My church, for example, steers clear of politics in order to focus on issues that we feel are more important: reaching people who are hurting.

    As for being an outsider, I feel that way all the time. Anytime I am in a secularized environment where people cuss or use Christ's name as a swear word, I feel very much like an outsider who has to bite his tongue.

    But I know that I can't expect everyone and every situation to fit my expectations or taste.

    There are numerous work environments that are coarse, vulgar, and free of any hint of spirituality. Why can't there be some where faith expressions are freely made? That seems fair to me as long as no one is coerced into any activity and no employment decisions are based on participating or not participating.
  • The environment you describe sounds fine. I descibes an idyllic environment which, in my opinion, is what the courts are trying to encourage.

    We human beings rarely achieve that level.
  • "Why can't there be some where faith expressions are freely made? That seems fair to me as long as no one is coerced into any activity and no employment decisions are based on participating or not participating."

    Hey Dorothy, oops, sorry, you're from Oregon not Kansas. Seriously, Paul, as long as people are working together, there will be disagreements, whether it be over religion, politics, work ethic, whatever; and where there are disagreements, there will be the cry of discrimination because we seem to have become a society of victims. Perhaps, rather than to live and work in an insulated society of like believers, the challenge is to "love one another" and to treat all as we would like to be treated. It is certainly a said state of affairs when comman decency and tolerance must be legislated.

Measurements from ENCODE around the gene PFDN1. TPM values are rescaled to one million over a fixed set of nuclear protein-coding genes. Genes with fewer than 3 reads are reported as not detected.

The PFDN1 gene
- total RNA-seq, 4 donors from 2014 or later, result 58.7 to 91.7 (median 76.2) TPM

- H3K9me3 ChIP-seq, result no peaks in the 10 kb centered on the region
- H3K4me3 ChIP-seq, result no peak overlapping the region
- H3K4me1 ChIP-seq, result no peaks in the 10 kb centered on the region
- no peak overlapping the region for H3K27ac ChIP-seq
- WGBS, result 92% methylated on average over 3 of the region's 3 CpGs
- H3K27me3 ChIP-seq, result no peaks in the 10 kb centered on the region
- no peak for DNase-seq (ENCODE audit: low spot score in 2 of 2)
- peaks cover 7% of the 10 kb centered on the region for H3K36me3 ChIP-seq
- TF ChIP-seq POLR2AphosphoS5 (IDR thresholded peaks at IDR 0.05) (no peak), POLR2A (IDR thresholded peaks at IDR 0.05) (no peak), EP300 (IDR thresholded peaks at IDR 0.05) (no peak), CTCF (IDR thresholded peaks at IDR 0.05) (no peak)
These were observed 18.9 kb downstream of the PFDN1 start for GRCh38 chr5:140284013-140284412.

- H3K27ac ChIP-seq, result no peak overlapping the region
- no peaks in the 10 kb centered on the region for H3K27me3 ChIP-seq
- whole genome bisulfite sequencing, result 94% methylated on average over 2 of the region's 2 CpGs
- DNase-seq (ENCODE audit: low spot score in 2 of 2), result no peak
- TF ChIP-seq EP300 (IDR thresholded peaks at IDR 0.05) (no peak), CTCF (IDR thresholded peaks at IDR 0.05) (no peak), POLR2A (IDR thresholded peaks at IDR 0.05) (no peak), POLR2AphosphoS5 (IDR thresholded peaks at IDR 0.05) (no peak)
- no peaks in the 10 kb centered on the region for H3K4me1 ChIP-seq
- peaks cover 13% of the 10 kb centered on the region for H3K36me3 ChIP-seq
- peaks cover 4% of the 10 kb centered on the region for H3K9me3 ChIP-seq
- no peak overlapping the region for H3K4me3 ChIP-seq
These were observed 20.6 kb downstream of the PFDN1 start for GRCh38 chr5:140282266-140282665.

• Did the originator of this thread ever get an answer? He identified his workplace as a nonprofit and faith based program. If mine was a faith based workplace I would certainly have the expectation that my employees at the very least supported the general philosophy of the faith that's paying their wages. I would not expect them to share the exact same beliefs, but it would be unacceptable to profess against the beliefs of the faith. To take it from the other direction, if you were the President of Satan's Barbeque Sauce Company, you would not want someone preaching the Gospel of Luke to your customers!
    I personally have no problem blending my religion, my politics and my employment, because each is individualized and the expectation of one is not correlated to the others.

  • Getting back to the original question: The answer is (drum roll please), "It depends." My favorite answer (not).

    An employer’s right to religious expression is directly protected by the Free Speech and Free Exercise Clauses of the United States Constitution and not by Title VII. Second, because of the power differential between employers and employees, courts tend to view an employer’s religious expression as inherently more coercive than the religious expression of employees.

    Folks argue that to some extent the courts and the EEOC have failed to adequately address and recognize the inherent conflict between one employee’s right to religious expression in the workplace and the countervailing right of other employees to work in an environment free of religious harassment. However, to the extent that the legal system has recognized the conflict, it has been more concerned with prohibiting hostile work environment harassment than with accommodating religious expression in the workplace and has not adequately recognized that religion is entitled to unique statutory and
    constitutional protection.

  • Good post, Marc.

    I am all for prohibiting a "hostile" environment of any kind. I just disagree that "uncomfortable" is the same as "hostile".
Sign In or Register to comment.